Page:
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Re: "Tell Them They Lie"
On Sun, 7 Jan 2001, Dennis wrote:
> *Tell Them They Lie: the Sequoyah Myth* by Traveller Bird, Los
> Angeles CA: Westernlore Publishers, 1971, promotes an alternate view
> to history's accepted view that the Cherokee Native American Sequoyah,
> essentially by himself, invented a syllabary for the writing of his
> native language. Instead, "Tell Them They Lie" said that the Cherokee
> syllabary had been in use for hundreds of years by a clan of scribes.
> The white man wanted to completely destroy the script. Sequoyah was
> the last of the scribal clan;
since all of the other members of the Scribe Clan had been massacred by
> he only managed to save the syllabary from utter destruction by
> cooperating with missionaries who used a form of it modified for the
> printing press to disseminate Christian religious literature.
oooo, I was with you till there; I'd end it, instead, with the explanation
that, being the last, he saved it by relaxing the requirement that you had
to be of the lineage of a minor tribe who joined them hundreds of years
ago from the north, bringing the writing with them. By relaxing the
restriction, members of the main Tsalagi tribe were allowed to learn to
write -- which they did amazingly quickly and en masse.
> I saw this book in the Muskogee, Oklahoma, library, along with other
> Cherokee material.
I've read the book fairly closely, and beyond that, being part Cherokee
myself, they're relatives of mine. And beyond THAT, after 30 years with
Turtle Islanders I can only say that I would take a book like this
seriously no matter what tribe it was from; indigenes don't sit down to
write books for the Invaders unless there's a really good reason.
> I looked at the book only very casually. The librarian there told me
> that many people had expressed skepticism about "Tell Them They Lie".
No doubt. Especially when it implies that the writing system brought from
the (Algonkian?) north was on golden sheets later stolen by Brigham Young
and made the basis of the new gospel of Mormon. A few yrs ago some insider
said the golden tablets were inscribed in a "primitive script" and
contained a primal history of the Americas.
> I think that the best argument against this book comes from the
> consideration of analogous developments in Africa. Scripts from many
> different origins were used in that vast continent, due to many
> different situations and intercultural contacts.
> Some Africans wrote their languages in Arabic script due to the
> acceptance of Islam. Others used scripts of Semitic origin, as in
> Ethiopia. However, some indigenous scripts for African languages
> developed in the early 1800's when European colonization of the West
> African coast was beginning. This last situation is analogous to the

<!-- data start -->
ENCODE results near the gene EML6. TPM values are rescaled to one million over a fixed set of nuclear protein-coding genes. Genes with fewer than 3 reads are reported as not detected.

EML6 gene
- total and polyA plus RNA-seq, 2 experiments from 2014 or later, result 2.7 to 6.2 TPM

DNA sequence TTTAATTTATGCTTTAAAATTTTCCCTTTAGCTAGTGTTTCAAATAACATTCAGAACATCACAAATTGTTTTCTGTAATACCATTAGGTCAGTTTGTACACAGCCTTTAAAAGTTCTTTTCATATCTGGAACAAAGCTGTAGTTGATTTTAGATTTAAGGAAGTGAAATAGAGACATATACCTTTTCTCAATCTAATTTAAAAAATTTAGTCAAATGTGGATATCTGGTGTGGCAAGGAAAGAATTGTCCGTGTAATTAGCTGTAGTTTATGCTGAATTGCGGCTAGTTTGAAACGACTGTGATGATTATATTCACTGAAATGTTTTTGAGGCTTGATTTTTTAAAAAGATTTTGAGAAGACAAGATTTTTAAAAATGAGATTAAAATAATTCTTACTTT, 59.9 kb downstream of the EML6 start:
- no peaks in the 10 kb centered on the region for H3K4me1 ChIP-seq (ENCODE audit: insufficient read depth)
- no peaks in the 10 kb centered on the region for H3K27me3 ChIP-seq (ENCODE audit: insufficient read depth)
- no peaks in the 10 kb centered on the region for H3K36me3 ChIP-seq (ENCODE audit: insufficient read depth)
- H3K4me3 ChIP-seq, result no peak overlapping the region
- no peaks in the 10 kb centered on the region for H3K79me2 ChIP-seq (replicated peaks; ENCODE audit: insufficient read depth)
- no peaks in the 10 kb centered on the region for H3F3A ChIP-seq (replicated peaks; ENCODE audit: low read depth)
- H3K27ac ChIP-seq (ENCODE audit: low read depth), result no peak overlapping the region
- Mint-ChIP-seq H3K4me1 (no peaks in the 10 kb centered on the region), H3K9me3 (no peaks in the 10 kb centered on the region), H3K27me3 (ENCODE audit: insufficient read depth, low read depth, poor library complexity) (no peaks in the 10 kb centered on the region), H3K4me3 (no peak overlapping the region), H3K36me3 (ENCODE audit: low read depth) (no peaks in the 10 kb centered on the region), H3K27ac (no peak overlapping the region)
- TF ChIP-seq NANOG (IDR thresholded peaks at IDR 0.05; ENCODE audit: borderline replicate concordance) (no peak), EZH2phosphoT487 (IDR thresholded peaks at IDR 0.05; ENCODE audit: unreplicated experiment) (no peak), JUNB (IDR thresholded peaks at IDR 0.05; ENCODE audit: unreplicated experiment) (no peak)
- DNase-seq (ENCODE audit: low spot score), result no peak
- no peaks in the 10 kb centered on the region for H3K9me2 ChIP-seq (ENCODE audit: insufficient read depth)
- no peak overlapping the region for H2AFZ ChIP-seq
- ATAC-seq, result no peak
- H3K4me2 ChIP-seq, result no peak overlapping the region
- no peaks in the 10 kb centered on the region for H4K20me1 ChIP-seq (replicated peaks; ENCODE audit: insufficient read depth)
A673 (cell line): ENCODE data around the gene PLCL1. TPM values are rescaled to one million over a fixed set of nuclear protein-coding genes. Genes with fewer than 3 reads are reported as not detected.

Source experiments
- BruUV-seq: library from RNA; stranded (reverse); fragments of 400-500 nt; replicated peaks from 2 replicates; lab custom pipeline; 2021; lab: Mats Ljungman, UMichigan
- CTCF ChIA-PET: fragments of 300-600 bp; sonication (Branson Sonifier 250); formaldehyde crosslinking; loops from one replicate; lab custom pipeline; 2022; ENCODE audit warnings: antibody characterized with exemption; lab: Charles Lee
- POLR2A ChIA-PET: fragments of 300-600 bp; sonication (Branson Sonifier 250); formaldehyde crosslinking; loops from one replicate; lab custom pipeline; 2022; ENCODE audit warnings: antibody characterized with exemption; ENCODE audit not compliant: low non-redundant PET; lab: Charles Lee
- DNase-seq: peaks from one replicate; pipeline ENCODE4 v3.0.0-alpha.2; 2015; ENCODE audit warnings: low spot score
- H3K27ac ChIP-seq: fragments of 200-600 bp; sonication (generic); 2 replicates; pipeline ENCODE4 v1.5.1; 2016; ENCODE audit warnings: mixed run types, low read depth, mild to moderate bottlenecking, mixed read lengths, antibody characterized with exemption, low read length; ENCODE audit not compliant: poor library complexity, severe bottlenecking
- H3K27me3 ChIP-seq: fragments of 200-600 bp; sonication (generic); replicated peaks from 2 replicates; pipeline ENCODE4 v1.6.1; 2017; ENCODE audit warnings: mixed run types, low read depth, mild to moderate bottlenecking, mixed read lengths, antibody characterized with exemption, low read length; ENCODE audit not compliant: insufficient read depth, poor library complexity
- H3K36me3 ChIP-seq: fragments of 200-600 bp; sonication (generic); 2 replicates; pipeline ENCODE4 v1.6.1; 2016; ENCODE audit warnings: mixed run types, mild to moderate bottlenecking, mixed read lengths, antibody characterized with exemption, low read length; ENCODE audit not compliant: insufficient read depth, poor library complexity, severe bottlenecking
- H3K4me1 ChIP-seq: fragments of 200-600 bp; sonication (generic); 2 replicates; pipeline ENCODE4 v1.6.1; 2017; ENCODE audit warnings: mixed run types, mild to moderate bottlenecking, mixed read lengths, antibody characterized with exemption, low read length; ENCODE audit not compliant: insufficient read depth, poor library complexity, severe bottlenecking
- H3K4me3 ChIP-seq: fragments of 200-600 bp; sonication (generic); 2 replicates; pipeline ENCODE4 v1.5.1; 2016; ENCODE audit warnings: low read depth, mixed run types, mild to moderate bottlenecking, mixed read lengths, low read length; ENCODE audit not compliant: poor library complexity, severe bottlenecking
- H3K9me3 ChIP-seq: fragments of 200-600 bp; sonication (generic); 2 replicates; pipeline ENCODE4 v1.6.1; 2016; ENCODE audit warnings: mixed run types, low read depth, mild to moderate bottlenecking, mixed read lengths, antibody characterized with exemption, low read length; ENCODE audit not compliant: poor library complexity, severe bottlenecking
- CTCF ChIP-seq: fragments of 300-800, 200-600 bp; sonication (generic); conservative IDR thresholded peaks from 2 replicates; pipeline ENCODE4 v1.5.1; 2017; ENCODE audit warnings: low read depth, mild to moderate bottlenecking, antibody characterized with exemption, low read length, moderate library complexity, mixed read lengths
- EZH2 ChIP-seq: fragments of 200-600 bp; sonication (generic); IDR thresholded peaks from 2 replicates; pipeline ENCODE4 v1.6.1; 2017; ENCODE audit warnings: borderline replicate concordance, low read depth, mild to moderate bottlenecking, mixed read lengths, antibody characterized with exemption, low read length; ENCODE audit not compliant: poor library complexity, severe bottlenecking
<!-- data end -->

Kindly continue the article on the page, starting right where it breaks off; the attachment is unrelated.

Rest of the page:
> case of Sequoyah. I will present some examples of these West African
For me personally, this logical argument pales compared to my relatives
trying to set the historical record straight by writiing down the
experience of family oral history.
> Ethiopia had been acquired millennia ago, in much the same fashion as
> groups in the Middle East. Arabic script in inner Africa was acquired
> from the Arabs during peaceful trade contact. The West African coastal
> scripts listed above seem little like Semitic scripts, or European
> ones for that matter. As Murphy noted, they were unknown before
> European contact. As Sequoyah had, the West Coast Africans saw the
> hostile, acquisitive plans of the Europeans. As Sequoyah had, the West
> Coast Africans saw from the Europeans that the writing of spoken
> language was possible and then devised systems from the images of
> their own cultures. As Sequoyah had, they saw that writing would be a
> powerful weapon against the white man's designs.
This assumes that which is in dispute, siding with the Invaders' cultural
> So these native African writing systems - phonemic, syllabic, and
> ideographic - all developed in a manner quite analogous to that of
> what Sequoyah did. We've even have the name of a possible inventor of
> one script, D. Bukele for the Vai syllabary of Liberia. In light of
> the differing situations seen in Africa, the traditional view of a
> sole man, Sequoyah, inventing a writing system for his people seems
> quite tenable.
Sure, it's tenable; it's possible and even plausible -- but is that
enough? Tell me: did any relatives of D. Bukele publicly object to the
story that he developed it from scratch by writing a book to set history
Has anyone ever found examples of Mormon "golden tablet" writing on the
web? I'd love to compare it to Cree.
warm regards, moonhawk
Come the millennium, month 12, In the home of greatest power,
the village idiot will come forth to be acclaimed the leader.